Embroidery tutor Susie Finlayson shares her experience of working on the Great Tapestry of Scotland welcome panel. You can see the welcome panel at the brand new visitor centre in Galashiels.
In June 2018 I visited the headquarters of the Scottish Borders Council to join Tapestry artist Andrew Crummy and historian Alastair Moffat to judge the designs created by local schools for a new panel for the Great Tapestry of Scotland. This new panel was to be displayed in the reception of the purpose-built Great Tapestry of Scotland visitor centre in Galashiels. It was a fabulous afternoon. The kids were enthusiastic and engaging, their designs were bright, bold, and well thought out. When Alastair and Andrew asked me to be involved in stitching these panels, I couldn’t refuse.
This is how I ended up with the challenge of co-ordinating the stitching of the new centre’s five panels! Each panel is 1.5m x 0.5 and has a main figure representing a different aspect of borders life; a shepherd, a mill lass, a monk, a reiver and a fisher lass. The borders’ rivers also meander through the panels. This was not going to be a small under-taking!
How it started
2019 got off to a great start. Andrew Crummy transferred the designs onto the linens. I persuaded several groups of stitchers to take a panel and make a start. Some were veterans of The Great Tapestry of Scotland. Some were very accomplished embroiderers who had been disappointed not to be a part of the original project. Others were complete beginners. This is part of the beauty of the Tapestry. It’s one of the world’s largest community artworks, created by over a thousand people of differing ability coming together to create a unique work of art.
As well as getting the stitching underway, I committed to taking the panels to the schools who had entered the design competition and teaching some of the students how to embroider. This was a daunting prospect but I needn’t have feared. It was brilliant fun. I went to 6 schools over 4 days with around 30 students each producing a piece which they had designed and stitched themselves. We enjoyed it so much that we thought we could take the panels to other places and invite people to ‘add a stitch’ and they did in their droves. Rainbows, Brownies and Guides, Beavers, Cubs and Scouts, the Boy’s and Girl’s Brigades, members of the SWI, friends and family, members of the public.
Our plans for 2020 were even bigger. We planned a Scotland-wide tour which included everything from an international tourism convention to local coffee mornings, stately homes to care homes. Over 1,000 people had stitched on the tapestry. Could we get over 1,000 people to add a stitch to the Welcome Panels?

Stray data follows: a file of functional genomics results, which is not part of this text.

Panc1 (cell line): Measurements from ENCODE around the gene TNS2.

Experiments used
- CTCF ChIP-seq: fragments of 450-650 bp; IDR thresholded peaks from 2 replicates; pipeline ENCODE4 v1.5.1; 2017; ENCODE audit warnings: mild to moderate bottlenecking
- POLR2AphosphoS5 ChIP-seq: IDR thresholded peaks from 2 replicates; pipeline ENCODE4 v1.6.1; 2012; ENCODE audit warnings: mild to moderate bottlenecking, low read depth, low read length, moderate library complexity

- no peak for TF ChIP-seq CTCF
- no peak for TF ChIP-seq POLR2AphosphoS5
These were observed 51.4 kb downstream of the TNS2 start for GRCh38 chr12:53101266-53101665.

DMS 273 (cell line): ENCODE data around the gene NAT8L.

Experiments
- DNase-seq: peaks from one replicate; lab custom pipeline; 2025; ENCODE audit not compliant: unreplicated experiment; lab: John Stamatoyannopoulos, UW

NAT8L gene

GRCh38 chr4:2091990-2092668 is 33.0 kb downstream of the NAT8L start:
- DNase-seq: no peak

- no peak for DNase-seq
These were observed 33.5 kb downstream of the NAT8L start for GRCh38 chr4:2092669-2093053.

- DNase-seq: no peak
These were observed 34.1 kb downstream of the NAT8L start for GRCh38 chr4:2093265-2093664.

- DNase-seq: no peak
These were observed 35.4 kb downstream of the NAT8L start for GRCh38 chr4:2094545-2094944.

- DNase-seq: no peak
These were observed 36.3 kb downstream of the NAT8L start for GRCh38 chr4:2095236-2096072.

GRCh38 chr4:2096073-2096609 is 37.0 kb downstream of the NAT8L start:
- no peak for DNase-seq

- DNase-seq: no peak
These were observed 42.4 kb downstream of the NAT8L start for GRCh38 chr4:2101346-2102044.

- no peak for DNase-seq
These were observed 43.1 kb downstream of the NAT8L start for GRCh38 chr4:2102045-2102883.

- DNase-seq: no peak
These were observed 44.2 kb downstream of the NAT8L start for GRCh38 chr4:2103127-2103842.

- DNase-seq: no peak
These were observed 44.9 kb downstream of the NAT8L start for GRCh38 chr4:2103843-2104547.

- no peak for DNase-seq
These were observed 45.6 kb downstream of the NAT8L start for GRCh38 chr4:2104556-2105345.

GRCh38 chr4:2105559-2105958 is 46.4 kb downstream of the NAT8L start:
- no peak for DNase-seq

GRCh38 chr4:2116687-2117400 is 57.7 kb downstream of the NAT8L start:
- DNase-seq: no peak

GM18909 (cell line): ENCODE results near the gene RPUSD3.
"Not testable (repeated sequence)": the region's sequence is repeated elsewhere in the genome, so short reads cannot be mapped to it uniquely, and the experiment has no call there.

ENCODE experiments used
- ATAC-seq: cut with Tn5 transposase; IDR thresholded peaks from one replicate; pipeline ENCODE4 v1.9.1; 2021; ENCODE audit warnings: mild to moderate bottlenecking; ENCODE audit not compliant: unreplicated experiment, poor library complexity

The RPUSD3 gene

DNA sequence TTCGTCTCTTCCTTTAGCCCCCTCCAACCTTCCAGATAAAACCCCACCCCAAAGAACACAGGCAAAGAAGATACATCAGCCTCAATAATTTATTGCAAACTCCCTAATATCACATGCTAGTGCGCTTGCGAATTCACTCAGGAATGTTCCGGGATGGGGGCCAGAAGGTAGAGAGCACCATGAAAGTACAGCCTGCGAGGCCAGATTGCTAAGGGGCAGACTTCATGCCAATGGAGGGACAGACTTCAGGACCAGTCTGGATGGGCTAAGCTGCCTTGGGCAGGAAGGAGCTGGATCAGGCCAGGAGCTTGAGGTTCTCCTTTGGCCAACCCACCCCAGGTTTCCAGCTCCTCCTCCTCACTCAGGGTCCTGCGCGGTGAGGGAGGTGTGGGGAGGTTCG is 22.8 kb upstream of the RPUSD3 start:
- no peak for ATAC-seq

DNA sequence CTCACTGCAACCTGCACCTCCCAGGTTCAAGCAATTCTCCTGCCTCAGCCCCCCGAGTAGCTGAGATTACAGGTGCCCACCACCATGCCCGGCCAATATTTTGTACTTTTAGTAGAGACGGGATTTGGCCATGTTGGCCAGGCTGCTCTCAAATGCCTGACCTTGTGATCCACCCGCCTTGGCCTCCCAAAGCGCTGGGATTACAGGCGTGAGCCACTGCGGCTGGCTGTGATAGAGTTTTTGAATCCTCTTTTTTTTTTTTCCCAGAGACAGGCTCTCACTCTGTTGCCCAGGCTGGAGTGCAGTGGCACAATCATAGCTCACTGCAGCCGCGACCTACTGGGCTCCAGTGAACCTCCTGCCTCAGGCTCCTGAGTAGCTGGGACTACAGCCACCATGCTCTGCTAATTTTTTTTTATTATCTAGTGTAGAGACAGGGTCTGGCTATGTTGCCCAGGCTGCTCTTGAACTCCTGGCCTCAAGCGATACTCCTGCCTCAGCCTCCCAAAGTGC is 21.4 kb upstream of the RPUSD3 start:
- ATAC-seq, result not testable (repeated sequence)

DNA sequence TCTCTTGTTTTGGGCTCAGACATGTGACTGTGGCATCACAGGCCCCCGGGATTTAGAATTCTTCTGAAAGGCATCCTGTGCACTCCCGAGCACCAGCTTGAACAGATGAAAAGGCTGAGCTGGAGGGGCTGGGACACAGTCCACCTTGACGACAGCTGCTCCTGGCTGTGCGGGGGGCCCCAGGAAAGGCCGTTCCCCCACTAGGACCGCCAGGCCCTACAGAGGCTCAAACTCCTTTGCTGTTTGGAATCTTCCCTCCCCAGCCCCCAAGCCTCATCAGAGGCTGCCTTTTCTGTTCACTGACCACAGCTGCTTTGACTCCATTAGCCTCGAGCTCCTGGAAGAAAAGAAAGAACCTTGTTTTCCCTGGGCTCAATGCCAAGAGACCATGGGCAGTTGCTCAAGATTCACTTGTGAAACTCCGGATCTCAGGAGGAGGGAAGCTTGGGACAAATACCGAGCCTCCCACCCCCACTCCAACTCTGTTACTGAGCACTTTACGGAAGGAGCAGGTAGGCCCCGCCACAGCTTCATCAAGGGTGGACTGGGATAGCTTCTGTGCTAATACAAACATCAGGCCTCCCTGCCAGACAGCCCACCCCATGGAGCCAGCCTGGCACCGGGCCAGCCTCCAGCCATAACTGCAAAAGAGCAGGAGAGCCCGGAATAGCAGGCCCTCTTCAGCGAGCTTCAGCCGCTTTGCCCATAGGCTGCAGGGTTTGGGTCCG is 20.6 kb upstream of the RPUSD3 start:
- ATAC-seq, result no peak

And then COVID-19 hit.
How did we cope with Covid?
The country went into lockdown. Everything was cancelled. We didn’t know if it would even be safe to pass panels between stitchers. But our stitchers were nothing if not inventive! Panels were delivered with contactless drop-offs and 72-hour quarantines imposed before any more stitching could take place. We took to zoom to start swapping ideas and while a pandemic took over the world, we just kept stitching.
As well as the five main figures in the panel, there are 76 boxes around the edge containing images relating to a person, place or event connected with the Scottish Borders. Some are very obvious, some are a little more obscure but all of them tell a story.
Three years on from the schools design competition, we have five completed panels. They’re all joined together (with more than a few signs of relief when all of the relevant lines matched up!) and ready to hang in the new visitor centre. While the Great Tapestry of Scotland tells the story or Scotland her people, the Welcome Panel gives an insight into the Scottish Borders. When the centre opens later this year, you will be able to come along and see our stories for yourself.
For more information and the latest news from The Great Tapestry of Scotland visitor centre, visit their website.
Want to learn embroidery for yourself? Join us at Gartmore House for an embroidery holiday! For more information on Gartmore House’s course visit the course page or contact the team directly.